But on Monday, a Turkish official indicated that a surge of refugees from Syria might compel Turkey, preferably with international backing, to establish a buffer zone on Syrian soil to guarantee the security of its own southern border as well as the welfare of civilians fleeing violence.
"This is just an option. Nothing has been decided so far," the official told journalists on condition of anonymity because of the sensitivity of the matter.
Turkey already shelters 17,000 Syrians in refugee camps, and the official did not say how many more refugees might constitute a tipping point.
But there are a host of factors for Turkey to worry about.
A safe zone would necessarily involve Turkish security forces and involve the potential for clashes with neighboring Syrian troops.
Establishing a buffer zone on the grounds of Turkish national security would sidestep the gridlock now immobilizing the UN Security Council, where Russia and China have blocked action against the Assad's regime.
But the move would likely lack international consensus, raise questions about Syria's territorial integrity and highlight a year of failed diplomacy aimed at pressuring Assad to stop his violent crackdown.
This potential game-changer could undermine Assad by setting the stage for full-fledged intervention by foreign militaries, as was done in Libya. But it could also trigger sectarian or regional strife that Turkey and its Western and Arab allies would struggle to control.
Turkey has done this before, in 1991, when it set up a buffer zone to deal with hundreds of thousands of Kurdish refugees flooding over the border from Iraq during dictator Saddam Hussein's war with a US-led coalition.
The Turkish official referred to the possibility of "a huge influx like we faced in the first Gulf War" or suggested that demand for a buffer zone could be triggered by a sharp upswing in atrocities in Syria, such as "massacres by hundreds a day."
"Nobody knows what would happen in such an eventuality," the official said.
So far, Turkey has handled the stream of refugees from Syria in an orderly way, setting up camps and issuing IDs to allow refugees some freedom of movement outside their temporary homes.
However, the number of refugees, which had stabilized at around 7,500 two months ago, has since climbed by another 10,000 as Syrian forces moved to dislodge rebels and occupy towns near the border with Turkey. Last week, about 1,000 Syrians crossed into Turkey in one 24-hour period.
"The insecurity in Syria is directly affecting us," the Turkish official said.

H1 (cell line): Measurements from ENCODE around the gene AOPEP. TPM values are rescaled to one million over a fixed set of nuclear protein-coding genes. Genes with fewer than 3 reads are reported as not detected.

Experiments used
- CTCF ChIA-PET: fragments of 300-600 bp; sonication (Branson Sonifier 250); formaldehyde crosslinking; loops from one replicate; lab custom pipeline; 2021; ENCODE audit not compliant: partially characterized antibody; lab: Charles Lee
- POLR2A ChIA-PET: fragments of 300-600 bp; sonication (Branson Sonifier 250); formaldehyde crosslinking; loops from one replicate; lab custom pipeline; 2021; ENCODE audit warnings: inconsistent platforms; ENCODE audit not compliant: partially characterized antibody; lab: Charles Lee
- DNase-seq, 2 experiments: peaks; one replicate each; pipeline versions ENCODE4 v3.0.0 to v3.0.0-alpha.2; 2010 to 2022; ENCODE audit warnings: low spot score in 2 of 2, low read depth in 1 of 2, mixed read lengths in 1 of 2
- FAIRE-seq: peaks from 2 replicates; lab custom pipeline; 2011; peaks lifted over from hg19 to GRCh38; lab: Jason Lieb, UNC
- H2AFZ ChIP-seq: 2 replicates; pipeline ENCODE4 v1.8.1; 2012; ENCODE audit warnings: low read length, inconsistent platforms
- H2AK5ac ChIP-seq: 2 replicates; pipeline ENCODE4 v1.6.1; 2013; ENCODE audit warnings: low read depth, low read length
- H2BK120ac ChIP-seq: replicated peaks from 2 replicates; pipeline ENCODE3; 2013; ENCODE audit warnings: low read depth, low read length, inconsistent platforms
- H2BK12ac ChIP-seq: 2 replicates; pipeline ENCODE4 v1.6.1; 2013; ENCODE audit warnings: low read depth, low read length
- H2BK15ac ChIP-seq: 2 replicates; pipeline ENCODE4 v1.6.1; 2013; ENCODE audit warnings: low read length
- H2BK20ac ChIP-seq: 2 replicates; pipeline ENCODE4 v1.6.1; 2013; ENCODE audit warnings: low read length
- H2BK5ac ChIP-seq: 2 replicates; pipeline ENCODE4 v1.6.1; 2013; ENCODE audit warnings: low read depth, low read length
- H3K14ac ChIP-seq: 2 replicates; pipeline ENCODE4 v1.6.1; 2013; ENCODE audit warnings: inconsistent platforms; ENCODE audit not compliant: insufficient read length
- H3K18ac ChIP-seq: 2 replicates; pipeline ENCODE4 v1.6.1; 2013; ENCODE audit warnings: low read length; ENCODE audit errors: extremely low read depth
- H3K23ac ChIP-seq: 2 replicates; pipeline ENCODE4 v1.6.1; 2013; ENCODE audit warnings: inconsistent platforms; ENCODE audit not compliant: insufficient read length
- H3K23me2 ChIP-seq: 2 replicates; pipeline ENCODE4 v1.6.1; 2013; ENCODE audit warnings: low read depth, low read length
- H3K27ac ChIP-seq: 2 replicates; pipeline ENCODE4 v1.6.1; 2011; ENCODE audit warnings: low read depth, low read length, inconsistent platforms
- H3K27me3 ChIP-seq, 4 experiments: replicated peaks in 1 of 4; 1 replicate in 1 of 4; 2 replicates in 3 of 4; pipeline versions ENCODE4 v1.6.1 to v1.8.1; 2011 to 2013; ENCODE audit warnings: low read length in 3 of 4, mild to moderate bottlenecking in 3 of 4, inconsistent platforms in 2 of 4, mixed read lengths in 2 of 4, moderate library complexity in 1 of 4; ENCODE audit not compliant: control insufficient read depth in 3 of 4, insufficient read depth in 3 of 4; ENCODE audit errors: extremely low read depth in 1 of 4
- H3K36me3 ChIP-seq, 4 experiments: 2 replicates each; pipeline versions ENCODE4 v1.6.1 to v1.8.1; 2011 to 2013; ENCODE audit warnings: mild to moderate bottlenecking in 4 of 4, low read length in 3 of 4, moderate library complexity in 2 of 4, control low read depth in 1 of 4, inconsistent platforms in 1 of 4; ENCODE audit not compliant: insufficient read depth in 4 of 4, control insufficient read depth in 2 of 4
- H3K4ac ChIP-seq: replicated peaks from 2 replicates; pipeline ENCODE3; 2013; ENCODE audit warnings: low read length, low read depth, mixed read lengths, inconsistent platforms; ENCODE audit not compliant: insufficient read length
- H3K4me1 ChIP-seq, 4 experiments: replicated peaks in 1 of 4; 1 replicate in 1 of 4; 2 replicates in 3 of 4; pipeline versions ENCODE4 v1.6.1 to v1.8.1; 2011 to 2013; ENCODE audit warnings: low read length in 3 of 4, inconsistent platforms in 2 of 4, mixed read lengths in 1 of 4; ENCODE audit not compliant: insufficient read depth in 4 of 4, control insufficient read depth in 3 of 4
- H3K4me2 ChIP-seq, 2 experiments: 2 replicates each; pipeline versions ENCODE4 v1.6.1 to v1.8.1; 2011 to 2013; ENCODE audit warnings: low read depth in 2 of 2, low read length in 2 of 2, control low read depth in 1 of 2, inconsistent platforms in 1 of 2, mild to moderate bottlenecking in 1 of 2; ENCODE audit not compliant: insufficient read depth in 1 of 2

The Turkish Red Crescent has warned that, in a worst-case scenario, up to 500,000 Syrians could attempt to enter Turkey. The two countries share a 911-kilometer (566-mile) border that has minefields in some areas.
Turkey is caught between the desire for international legitimacy on a Syrian strategy and the discomfort of standing by as Assad's forces assault civilian centers across the border. On Monday, Turkey closed its embassies in Damascus and called back its ambassador to Syria, citing a worsening security situation.
Norway also closed its embassy, joining the US, France, Saudi Arabia, Qatar and other countries that have done the same in an effort to isolate Syria.
In İstanbul on April 1, Turkey hosts a meeting of the United States and dozens of other nations that will encourage the divided Syrian opposition to form a viable alternative to the Assad regime, which has largely held firm despite military defections and strains on its resources.
The Turkish government says 10 Syrian generals, 19 colonels and other low-ranking officers and soldiers, numbering in the low hundreds, have fled into Turkey. Witnesses say parts of the Turkish border area act as a rear logistics base for Syrian rebels who collect food and other supplies and take them into Syria on rugged smuggling routes.
The US and other key allies, however, are considering giving Syrian rebels communications help, medical aid and other "non-lethal" assistance. A move to arm them appears unlikely in the short term because of confusion over their unity and leadership, as well as fears that the bloodshed would evolve into a protracted civil war without a clear winner.
A buffer zone, while defined as a humanitarian and national security mission, would amount to military intervention in a sovereign state and would therefore encounter opposition in the UN Security Council.
Russia, an Assad ally, has opposed foreign intervention even though it has become increasingly vocal about the humanitarian crisis in Syria. Russian officials see an international monitoring force inside Syria as a wedge to open the way for overt international military involvement, recalling the seven-month NATO bombing campaign in Libya that aimed to protect civilians but ended up helping to topple leader Moammar Gaddafi.
Turkey is uoncerned that a current mission by UN and Arab League envoy Kofi Annan to Russia and China will be manipulated by Assad to buy time and divert international pressure.
Annan's plan, endorsed by the UN Security Council, includes a cease-fire by Syrian forces, a daily two-hour halt in fighting to evacuate the injured and provide aid, and talks about a political solution.
Until now, Turkey has pushed hard for international diplomacy on Syria, but it is showing signs of fatigue. Its government feels betrayed by Assad because he failed to act as promised on its appeals for reform. Turkey now calls for his resignation with increasingly harsh rhetoric.